Mittwoch, 19. Mai 2010

Flattr - and its hardest nut to crack...

By the time you are reading this, you probably know about the new service Flattr (https://www.flattr.com). Its pretty similar to the Facebook 'I Like'-button with a micropayment background. So its more like an 'I Care'-button that allows you to show appreciation for the content you have just consumed.

The idea is simple. People register, pay a monthly fee of: 2, 5, 10 or 20€ and can Flattr as many times as they like. At the end of the month that money is equally shared amongst all the owners of the Flattr buttons clicked. Thats it simple and genious.

Who profits in this system?
The people who obviously will profit are those content creators that in a way emotionalize others (or Flattr users as others can not (yet) Flattr) so that they click the button. I personally click all the buttons when the words 'Cool' or 'Wow' are in my head or I have a smile on my face after consuming the content.

I myself am using Flattr now in my development community (http://www.anddev.org) so every single of the 13.000 users can add his/her Flattr-ID and a Flattr button will magically appera below every single post, so others can show their appreciation for the help they just received. I think that the use of Flattr in Forums is a area that has not yet received the attention it deserves. In the end its about people that Flattr other people.


 and its hardest nut to crack...
But wait, ....
In the end its about people that Flattr other people.
Who did sign up to Flattr up to now? I don't really know! But all I can assume that the vast majority were content creators and not consumers.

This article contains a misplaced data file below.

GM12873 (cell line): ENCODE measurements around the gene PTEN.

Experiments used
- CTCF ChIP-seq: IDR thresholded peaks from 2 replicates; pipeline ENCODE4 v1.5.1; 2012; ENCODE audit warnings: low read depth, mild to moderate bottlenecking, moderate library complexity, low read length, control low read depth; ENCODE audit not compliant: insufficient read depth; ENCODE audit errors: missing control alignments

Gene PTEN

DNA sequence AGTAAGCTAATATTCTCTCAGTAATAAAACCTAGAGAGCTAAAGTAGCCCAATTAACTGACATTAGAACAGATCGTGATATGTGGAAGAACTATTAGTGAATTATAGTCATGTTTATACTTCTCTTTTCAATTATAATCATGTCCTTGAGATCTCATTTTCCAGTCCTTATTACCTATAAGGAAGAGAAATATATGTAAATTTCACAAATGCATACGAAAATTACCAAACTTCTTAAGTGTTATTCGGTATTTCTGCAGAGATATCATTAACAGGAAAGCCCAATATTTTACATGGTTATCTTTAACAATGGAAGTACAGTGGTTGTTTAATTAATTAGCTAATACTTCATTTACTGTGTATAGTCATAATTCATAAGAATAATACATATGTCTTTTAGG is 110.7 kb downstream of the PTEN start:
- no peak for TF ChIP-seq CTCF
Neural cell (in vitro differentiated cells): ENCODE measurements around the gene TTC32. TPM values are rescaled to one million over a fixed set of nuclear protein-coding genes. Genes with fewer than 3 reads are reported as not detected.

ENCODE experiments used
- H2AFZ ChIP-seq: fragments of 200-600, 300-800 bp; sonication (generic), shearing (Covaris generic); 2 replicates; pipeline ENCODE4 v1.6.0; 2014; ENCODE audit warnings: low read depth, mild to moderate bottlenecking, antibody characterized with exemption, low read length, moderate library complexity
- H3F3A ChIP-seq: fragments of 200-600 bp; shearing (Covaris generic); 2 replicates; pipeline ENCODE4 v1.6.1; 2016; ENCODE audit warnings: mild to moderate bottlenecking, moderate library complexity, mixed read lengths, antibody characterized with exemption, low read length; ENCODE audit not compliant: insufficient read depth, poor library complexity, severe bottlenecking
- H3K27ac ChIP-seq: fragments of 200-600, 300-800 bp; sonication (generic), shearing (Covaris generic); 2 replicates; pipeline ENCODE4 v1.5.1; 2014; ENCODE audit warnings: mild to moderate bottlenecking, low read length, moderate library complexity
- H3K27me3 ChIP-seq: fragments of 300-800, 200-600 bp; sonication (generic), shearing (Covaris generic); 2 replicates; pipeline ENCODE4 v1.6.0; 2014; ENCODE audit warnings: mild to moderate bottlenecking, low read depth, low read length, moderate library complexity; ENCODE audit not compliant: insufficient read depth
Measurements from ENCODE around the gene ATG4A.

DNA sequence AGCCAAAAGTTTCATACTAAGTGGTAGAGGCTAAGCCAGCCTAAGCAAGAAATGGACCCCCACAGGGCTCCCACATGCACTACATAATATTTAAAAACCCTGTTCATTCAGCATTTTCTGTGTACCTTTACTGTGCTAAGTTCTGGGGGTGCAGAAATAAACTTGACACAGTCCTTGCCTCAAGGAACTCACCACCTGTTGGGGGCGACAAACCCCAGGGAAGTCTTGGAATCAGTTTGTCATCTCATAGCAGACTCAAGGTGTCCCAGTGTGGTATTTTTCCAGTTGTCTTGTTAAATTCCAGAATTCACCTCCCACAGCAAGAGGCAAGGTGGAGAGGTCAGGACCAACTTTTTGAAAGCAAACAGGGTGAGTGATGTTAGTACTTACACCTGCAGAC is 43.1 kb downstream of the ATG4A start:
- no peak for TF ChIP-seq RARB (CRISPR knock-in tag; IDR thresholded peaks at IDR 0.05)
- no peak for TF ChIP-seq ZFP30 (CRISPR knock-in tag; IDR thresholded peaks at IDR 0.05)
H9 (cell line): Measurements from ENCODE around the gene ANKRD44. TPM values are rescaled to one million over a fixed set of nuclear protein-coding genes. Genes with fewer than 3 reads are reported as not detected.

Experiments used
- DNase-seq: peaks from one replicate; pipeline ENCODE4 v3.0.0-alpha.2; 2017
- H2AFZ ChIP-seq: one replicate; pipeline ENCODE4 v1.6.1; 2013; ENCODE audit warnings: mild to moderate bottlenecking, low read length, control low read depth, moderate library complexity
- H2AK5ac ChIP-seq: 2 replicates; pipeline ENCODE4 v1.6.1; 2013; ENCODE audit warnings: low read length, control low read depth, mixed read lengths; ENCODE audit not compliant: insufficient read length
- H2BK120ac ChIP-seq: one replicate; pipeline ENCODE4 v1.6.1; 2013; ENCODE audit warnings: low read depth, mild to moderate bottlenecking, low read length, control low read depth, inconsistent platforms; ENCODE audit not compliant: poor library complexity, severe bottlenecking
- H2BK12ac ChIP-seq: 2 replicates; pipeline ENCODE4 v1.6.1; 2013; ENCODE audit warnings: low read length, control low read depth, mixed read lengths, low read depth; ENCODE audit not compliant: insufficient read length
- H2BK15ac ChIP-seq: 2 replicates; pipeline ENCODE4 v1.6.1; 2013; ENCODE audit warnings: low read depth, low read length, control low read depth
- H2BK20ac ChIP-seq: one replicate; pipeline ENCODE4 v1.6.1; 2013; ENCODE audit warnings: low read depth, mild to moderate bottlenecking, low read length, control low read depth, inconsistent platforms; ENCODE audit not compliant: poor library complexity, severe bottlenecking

So what does this mean?
This means that the (currently) the money does not yet flow from consumers to content creators but from one content creator to another. The biggest nut to crack will be to actually get consumers to participate in the system. Would you take that hurdle to register to a service that requires you to pay 2€ per month to show your appreciation for an 'average' blog post? Probably not, at least I would not do so. When money enters the game, people start thinking about it at least twice.

In my opinion this is when emotion comes back into the game. For example:
If I'd help a user on my forum on a problem that he's been fighting for days, that he's probably doing his Happy-Dance in private, he might consider jumping over that hurdle!

So what are your ideas on how consumers can be induces to participate in the system?

Kommentare:

  1. In reality, it's not much of a nut to crack.
    Flattr has a ace in the sleeve; One of the guys behind Flattr.
    See, Flattr is based around the idea of Sharing And Caring.
    The concept is simple: You give away stuff, for free, and if people like it, they'll give you donations for it.
    With that in mind, one of the founders of Flattr is known for another Sharing And Caring project you might be aware of.
    Namely The Pirate Bay.

    Who'd sign up for Flattr? Every bleeding pirate in the world worth his bandwidth!
    Recent studies from Amsterdam U also showed that the pirates represent the majority of the media consumers.
    So in essence, those who'll use Flattr are those every artist gets paid by. :)

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  2. I like the idea of Flattr. I've been using it since I got my invitation a couple of weeks ago.

    The idea were you can give a small fee for things you like and think they are interesting on giving is great. And Flattr may grow to become a big thing.